Kathi Hill ’80
An experienced trial attorney who shares her expertise on criminology and law with her students.
- Supportive | Ambitious | Deliberate
- Kathi Hill ’80 wants her students to learn that not every question has only one right answer. In courses like Criminology, Deviant and Criminal Behavior, and Criminal Law, Hill teaches subjects like civil discourse, the social construction of law and deviance, and elements of the justice system. She has a J.D. from University of Baltimore and an M.S. in Clinical Psychology from Argosy University. She was a trial attorney in criminal defense and family law for more than a decade before she returned to her alma mater to teach in the departments of Sociology and Psychology, and the Criminal Justice program.
- What’s your background? Where were you before McDaniel and when did you start here?
I have taught at McDaniel for 23 years, but I started on the Hill as a first-generation college student. I had wanted to be a doctor since I was 7 years old, but when I took Introduction to Psychology my junior year, I changed my major to Psychology and it changed the trajectory of my life. I went to law school at the University of Baltimore, where I earned my first D in a course (humbling, but not life-stopping) on oral argument — the very thing I would eventually make a decent living from. I was a prosecutor in Carroll County, then Howard County, for more than a dozen years and led the prosecution of sex crimes. Then, a friend and I began our own law firm, Hill & Barnes (now Hill, Barnes & McInerney).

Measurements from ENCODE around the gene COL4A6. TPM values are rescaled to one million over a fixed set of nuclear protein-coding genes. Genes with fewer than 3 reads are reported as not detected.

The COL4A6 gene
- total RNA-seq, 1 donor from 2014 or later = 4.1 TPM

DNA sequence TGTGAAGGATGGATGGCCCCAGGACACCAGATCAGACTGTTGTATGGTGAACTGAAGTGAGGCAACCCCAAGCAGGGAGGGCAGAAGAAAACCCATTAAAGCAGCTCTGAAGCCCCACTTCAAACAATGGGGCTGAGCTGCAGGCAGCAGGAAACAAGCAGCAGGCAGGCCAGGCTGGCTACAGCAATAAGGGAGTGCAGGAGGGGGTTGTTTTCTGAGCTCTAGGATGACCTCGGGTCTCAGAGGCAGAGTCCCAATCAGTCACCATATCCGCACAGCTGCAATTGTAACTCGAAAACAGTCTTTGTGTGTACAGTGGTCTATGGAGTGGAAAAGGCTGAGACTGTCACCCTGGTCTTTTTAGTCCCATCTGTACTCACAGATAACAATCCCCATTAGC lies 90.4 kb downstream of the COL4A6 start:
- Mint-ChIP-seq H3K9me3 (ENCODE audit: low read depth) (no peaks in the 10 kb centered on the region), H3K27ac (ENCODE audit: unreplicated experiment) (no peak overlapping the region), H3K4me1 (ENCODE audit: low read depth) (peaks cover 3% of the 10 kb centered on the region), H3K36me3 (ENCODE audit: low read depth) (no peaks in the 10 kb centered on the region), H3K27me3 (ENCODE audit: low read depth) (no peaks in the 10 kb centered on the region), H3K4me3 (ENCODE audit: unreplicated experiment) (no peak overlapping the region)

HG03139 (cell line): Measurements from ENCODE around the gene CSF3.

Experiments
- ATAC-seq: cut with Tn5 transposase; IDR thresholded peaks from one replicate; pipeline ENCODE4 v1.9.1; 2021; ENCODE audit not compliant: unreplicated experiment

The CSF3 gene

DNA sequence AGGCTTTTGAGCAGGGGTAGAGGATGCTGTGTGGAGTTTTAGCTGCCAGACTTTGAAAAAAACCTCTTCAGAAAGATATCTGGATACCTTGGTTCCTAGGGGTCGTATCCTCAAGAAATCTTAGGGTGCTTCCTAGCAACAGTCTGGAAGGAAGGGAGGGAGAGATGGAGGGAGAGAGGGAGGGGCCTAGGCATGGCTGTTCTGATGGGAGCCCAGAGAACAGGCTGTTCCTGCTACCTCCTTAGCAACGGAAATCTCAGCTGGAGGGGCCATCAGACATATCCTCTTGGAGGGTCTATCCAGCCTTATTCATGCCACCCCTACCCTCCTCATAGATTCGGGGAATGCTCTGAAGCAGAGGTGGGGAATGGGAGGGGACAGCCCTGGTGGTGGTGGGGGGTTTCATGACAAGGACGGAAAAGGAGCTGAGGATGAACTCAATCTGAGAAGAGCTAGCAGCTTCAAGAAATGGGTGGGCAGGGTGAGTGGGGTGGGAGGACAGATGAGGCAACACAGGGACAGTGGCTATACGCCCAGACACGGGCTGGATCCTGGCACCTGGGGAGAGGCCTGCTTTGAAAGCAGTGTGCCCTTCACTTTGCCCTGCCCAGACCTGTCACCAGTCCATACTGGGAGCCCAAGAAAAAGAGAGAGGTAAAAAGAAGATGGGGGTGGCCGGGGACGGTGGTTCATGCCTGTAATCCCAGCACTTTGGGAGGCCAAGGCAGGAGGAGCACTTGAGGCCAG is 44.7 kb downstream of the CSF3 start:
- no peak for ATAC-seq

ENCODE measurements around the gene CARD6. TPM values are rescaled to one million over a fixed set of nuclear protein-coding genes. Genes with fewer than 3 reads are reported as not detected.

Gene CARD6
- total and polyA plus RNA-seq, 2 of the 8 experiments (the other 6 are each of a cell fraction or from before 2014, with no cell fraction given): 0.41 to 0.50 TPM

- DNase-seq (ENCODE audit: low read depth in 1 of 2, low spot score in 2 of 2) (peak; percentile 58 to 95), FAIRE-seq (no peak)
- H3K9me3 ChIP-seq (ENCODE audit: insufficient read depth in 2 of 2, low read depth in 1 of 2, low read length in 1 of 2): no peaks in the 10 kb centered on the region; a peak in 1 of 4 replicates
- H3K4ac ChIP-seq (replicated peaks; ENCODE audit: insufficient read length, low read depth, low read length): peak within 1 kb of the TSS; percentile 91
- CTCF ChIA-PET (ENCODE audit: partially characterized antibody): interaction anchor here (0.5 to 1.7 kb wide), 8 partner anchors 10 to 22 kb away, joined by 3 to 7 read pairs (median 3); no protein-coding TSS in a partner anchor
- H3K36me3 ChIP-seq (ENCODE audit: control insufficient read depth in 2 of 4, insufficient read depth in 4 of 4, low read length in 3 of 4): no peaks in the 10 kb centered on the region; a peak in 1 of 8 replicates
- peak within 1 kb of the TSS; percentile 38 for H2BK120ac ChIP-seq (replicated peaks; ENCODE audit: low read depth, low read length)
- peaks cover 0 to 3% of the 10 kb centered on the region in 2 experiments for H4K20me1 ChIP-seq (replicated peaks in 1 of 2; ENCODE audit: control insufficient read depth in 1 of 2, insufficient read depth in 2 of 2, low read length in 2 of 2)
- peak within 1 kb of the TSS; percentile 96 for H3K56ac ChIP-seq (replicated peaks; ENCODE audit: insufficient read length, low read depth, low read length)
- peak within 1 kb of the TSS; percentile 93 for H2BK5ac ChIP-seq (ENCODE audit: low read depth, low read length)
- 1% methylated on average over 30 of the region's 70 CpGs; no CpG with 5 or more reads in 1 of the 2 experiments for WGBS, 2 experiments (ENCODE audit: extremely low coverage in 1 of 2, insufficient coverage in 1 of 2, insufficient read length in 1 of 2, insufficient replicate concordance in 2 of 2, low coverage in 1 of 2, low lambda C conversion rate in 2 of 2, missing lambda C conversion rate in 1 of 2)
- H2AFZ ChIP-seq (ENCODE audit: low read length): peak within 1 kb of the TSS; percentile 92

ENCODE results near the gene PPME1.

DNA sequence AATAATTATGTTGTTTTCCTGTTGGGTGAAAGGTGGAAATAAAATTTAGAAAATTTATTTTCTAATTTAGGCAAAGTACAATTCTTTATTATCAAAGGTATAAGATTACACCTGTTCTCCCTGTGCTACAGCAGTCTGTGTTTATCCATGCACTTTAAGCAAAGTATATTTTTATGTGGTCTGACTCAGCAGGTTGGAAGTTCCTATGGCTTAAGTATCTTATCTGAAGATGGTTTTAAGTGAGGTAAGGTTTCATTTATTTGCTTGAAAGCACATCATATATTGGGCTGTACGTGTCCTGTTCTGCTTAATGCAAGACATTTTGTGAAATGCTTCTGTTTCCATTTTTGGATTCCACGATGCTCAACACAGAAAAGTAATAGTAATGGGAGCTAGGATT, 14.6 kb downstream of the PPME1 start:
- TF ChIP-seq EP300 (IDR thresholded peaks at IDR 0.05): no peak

- Why did you choose McDaniel as a place to work? What inspired you to become part of the Hill?
- Right before 2000, I returned to campus for two reasons. The first was Dr. Bill Miller in the Psychology department, who knew I had a master’s degree in Clinical Psychology. He asked me to teach Child Development. Second, I covered for a colleague who taught Criminology in the Sociology department. For years, I would leave court in the afternoon and teach at night. In 2017, I retired from the adrenaline-filled and fulfilling life of trial work. I now teach in the Criminal Justice program and supervise the internship requirements of the Criminal Justice major. As a professor, I am vested in the success of our students. As an alum, I am vested in the success of our institution.
- What have you enjoyed most during your time at McDaniel?
- I enjoy the camaraderie here; it’s such a supportive group. I love the way students come and go in department offices, sometimes just to hang out. This place is in my blood. As soon as I stepped onto this campus when I was 17, I knew I belonged. I couldn’t know at that time that I would belong here for many decades. I based my entire career as a trial attorney in Westminster, and I was even married in Little Baker Chapel. Because I am passionate about justice and understanding people and their behavior (both Psychology and Sociology fit that bill), I love passing that passion and love of learning on to the next generation.
- What do you hope students take away from your courses?
- Students walk out of my classes saying, “Life is complicated.” It’s an important lesson to learn early that most times there isn’t just one right answer. Within all that uncertainty, having a passion for something bigger than yourself is incredibly fulfilling. I hope to provide a foundation for students to learn that the ground is always shifting, and we need to evolve our thinking and behavior to contribute meaningfully to our world. Critical thinking, pre-bunking against the avalanche of inaccurate information, and civil discourse are themes in my classes. I hope most of all my students walk out to become awesome, kind, and active contributors who better their communities, society, and the world.